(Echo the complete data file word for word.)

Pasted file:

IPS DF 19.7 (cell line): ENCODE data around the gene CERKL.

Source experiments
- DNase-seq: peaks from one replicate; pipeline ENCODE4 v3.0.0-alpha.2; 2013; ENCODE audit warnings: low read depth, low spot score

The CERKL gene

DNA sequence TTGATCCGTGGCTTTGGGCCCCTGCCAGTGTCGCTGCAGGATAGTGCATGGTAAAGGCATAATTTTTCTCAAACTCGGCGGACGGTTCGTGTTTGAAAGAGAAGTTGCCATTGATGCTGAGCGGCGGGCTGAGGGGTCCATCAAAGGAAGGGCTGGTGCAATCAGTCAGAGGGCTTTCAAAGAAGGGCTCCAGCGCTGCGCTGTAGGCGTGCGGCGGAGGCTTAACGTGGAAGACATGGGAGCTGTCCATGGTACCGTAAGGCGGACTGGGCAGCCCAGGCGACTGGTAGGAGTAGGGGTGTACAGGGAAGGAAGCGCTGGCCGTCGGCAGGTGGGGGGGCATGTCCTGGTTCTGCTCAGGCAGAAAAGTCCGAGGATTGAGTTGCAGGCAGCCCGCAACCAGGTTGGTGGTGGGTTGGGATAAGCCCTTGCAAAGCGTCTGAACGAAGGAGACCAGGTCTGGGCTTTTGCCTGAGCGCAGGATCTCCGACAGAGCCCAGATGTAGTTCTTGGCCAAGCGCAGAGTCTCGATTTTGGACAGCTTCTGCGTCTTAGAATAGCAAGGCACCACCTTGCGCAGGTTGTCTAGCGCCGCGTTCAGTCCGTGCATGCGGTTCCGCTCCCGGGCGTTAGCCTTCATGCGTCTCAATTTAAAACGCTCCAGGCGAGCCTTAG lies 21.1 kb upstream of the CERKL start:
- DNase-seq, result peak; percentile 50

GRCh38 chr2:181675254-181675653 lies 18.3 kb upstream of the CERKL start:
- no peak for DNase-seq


IPS DF 19.7 (cell line): ENCODE data around the gene CERKL.

Source experiments
- DNase-seq: peaks from one replicate; pipeline ENCODE4 v3.0.0-alpha.2; 2013; ENCODE audit warnings: low read depth, low spot score

The CERKL gene

DNA sequence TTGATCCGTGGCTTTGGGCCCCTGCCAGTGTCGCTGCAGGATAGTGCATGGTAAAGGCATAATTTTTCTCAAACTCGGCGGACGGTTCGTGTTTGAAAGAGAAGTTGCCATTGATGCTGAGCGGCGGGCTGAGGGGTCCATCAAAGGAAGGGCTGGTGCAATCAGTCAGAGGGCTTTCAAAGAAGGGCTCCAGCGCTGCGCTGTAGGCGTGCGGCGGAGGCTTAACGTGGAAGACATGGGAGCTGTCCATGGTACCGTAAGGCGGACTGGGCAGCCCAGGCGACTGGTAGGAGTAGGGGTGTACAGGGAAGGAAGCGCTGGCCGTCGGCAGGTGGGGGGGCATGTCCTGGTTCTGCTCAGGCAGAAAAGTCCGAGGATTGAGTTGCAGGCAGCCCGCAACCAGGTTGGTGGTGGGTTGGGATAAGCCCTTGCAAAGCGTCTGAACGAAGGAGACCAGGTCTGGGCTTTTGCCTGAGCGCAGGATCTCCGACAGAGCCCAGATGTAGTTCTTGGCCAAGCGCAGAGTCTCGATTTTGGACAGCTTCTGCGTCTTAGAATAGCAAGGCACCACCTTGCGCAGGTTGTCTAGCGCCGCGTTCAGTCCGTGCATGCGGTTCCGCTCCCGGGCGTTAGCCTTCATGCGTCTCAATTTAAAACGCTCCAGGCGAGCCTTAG lies 21.1 kb upstream of the CERKL start:
- DNase-seq, result peak; percentile 50

GRCh38 chr2:181675254-181675653 lies 18.3 kb upstream of the CERKL start:
- no peak for DNase-seq